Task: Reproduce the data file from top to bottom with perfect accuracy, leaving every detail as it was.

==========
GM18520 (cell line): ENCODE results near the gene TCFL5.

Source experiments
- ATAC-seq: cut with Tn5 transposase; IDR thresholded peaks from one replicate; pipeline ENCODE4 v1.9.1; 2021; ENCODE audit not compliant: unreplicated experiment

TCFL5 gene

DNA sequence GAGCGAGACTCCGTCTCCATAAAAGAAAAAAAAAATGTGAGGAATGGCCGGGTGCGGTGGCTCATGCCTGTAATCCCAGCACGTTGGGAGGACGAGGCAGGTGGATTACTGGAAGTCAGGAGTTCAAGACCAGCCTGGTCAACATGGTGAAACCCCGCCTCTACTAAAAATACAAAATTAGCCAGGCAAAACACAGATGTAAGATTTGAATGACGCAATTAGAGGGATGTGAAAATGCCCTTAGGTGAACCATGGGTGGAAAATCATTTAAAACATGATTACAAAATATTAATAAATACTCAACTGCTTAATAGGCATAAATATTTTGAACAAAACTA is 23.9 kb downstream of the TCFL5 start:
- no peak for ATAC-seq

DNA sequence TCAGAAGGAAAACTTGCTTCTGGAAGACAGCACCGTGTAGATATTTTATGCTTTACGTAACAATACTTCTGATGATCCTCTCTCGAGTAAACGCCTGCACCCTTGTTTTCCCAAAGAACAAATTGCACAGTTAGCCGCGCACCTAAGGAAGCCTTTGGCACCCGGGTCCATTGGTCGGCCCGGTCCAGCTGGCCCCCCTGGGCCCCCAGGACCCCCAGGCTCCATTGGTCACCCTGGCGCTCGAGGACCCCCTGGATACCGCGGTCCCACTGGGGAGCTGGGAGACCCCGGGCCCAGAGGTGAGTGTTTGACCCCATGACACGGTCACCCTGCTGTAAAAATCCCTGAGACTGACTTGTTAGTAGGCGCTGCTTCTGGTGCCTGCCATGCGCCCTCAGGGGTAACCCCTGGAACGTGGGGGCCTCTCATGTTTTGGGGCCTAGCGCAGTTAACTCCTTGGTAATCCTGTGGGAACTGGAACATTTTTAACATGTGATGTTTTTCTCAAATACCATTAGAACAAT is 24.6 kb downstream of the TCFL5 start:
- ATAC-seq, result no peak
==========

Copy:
GM18520 (cell line): ENCODE results near the gene TCFL5.

Source experiments
- ATAC-seq: cut with Tn5 transposase; IDR thresholded peaks from one replicate; pipeline ENCODE4 v1.9.1; 2021; ENCODE audit not compliant: unreplicated experiment

TCFL5 gene

DNA sequence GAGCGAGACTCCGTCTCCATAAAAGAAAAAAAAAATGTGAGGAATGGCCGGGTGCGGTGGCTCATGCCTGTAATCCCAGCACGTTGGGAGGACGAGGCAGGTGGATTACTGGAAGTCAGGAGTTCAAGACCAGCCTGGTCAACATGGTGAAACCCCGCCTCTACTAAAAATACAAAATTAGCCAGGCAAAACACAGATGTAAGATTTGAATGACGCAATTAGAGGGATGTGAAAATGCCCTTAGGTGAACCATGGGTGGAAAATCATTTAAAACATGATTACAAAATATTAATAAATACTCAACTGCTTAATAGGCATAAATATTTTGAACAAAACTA is 23.9 kb downstream of the TCFL5 start:
- no peak for ATAC-seq

DNA sequence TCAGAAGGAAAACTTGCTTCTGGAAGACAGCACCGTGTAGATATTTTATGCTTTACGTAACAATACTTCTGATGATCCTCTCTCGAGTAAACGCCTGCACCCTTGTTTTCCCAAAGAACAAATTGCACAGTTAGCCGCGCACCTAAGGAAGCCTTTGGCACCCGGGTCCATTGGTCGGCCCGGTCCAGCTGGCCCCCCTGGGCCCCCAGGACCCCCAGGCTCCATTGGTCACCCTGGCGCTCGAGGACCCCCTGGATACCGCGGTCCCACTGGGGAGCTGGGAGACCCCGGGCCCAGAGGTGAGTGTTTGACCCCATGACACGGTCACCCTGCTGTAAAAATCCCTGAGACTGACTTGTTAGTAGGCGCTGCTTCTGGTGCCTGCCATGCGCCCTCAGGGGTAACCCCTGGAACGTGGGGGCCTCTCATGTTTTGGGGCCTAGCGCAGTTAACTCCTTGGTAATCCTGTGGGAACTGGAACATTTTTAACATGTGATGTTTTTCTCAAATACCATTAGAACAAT is 24.6 kb downstream of the TCFL5 start:
- ATAC-seq, result no peak